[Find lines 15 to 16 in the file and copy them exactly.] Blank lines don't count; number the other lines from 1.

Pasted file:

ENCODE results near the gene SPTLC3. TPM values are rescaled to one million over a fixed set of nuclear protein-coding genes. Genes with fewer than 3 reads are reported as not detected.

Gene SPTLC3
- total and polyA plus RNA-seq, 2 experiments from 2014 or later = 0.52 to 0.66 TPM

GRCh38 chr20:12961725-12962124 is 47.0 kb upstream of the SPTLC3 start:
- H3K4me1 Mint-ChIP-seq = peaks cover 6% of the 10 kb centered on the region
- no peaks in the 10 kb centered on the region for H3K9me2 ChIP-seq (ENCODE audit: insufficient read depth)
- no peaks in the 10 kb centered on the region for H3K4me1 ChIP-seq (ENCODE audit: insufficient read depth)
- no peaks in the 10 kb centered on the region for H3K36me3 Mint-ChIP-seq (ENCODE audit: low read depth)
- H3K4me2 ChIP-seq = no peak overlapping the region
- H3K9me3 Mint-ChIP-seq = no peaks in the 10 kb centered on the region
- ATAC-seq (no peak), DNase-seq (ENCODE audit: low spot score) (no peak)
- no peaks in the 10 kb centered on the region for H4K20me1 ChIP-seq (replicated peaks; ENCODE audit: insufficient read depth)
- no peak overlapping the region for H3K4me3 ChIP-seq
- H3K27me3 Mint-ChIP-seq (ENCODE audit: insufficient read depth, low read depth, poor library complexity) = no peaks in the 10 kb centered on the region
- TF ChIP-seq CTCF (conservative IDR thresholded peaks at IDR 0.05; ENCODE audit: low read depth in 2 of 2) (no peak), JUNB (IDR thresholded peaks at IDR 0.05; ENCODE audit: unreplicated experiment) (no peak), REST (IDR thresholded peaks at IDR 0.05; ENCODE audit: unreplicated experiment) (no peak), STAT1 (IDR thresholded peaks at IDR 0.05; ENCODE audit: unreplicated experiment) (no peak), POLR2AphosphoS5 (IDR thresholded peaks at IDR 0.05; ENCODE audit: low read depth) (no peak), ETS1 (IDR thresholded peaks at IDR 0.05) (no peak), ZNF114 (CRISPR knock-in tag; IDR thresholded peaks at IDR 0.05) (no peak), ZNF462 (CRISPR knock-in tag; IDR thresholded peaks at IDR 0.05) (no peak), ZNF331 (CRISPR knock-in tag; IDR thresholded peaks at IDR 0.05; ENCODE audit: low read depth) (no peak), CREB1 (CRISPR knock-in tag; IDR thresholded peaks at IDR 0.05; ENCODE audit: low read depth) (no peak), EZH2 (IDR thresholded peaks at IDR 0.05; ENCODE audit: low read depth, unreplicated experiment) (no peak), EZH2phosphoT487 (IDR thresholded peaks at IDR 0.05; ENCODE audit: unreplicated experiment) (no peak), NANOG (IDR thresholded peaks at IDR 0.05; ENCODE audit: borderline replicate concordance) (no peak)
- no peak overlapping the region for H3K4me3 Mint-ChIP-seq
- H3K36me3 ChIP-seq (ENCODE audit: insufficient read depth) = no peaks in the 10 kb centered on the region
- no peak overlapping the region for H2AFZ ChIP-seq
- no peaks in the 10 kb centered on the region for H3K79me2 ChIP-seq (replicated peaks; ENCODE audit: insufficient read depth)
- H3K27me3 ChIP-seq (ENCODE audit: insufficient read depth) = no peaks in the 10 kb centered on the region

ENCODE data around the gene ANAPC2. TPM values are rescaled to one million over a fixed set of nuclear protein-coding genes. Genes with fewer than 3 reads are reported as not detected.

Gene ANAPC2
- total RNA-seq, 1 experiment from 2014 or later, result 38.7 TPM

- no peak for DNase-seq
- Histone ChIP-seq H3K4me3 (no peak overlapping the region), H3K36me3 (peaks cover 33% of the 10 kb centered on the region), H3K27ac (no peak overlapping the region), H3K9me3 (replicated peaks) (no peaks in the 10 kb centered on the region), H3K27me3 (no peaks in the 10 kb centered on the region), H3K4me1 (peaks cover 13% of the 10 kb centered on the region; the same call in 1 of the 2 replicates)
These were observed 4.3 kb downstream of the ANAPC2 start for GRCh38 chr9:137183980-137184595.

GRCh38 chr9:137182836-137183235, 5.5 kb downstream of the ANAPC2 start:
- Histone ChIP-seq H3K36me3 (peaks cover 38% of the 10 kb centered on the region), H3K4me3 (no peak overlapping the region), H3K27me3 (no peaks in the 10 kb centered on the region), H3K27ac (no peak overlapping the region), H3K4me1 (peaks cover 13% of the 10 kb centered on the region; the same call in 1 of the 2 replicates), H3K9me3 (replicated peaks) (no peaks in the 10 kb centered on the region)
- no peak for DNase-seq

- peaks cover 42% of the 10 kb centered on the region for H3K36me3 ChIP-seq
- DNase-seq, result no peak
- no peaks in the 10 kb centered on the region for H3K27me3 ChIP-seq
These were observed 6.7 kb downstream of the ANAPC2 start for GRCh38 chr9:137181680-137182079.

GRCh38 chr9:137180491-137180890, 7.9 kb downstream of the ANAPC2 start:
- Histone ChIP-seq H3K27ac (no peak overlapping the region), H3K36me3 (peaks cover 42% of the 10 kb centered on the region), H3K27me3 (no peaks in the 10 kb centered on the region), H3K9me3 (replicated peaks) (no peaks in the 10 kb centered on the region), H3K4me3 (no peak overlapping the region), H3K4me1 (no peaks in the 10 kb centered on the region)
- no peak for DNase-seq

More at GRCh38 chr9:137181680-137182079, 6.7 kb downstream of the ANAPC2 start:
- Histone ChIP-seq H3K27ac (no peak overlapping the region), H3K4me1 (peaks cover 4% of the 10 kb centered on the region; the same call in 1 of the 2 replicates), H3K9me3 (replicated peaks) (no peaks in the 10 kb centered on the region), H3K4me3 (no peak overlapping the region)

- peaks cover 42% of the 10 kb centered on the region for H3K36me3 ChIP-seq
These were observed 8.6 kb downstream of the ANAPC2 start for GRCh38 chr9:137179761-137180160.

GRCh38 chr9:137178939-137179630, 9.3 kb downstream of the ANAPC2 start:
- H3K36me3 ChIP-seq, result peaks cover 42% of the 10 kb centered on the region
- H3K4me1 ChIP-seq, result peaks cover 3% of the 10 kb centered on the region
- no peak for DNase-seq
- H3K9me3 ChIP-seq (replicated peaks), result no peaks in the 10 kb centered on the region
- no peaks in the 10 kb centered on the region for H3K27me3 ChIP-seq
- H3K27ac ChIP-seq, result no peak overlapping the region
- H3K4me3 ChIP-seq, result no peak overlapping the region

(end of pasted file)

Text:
- TF ChIP-seq CTCF (conservative IDR thresholded peaks at IDR 0.05; ENCODE audit: low read depth in 2 of 2) (no peak), JUNB (IDR thresholded peaks at IDR 0.05; ENCODE audit: unreplicated experiment) (no peak), REST (IDR thresholded peaks at IDR 0.05; ENCODE audit: unreplicated experiment) (no peak), STAT1 (IDR thresholded peaks at IDR 0.05; ENCODE audit: unreplicated experiment) (no peak), POLR2AphosphoS5 (IDR thresholded peaks at IDR 0.05; ENCODE audit: low read depth) (no peak), ETS1 (IDR thresholded peaks at IDR 0.05) (no peak), ZNF114 (CRISPR knock-in tag; IDR thresholded peaks at IDR 0.05) (no peak), ZNF462 (CRISPR knock-in tag; IDR thresholded peaks at IDR 0.05) (no peak), ZNF331 (CRISPR knock-in tag; IDR thresholded peaks at IDR 0.05; ENCODE audit: low read depth) (no peak), CREB1 (CRISPR knock-in tag; IDR thresholded peaks at IDR 0.05; ENCODE audit: low read depth) (no peak), EZH2 (IDR thresholded peaks at IDR 0.05; ENCODE audit: low read depth, unreplicated experiment) (no peak), EZH2phosphoT487 (IDR thresholded peaks at IDR 0.05; ENCODE audit: unreplicated experiment) (no peak), NANOG (IDR thresholded peaks at IDR 0.05; ENCODE audit: borderline replicate concordance) (no peak)
- no peak overlapping the region for H3K4me3 Mint-ChIP-seq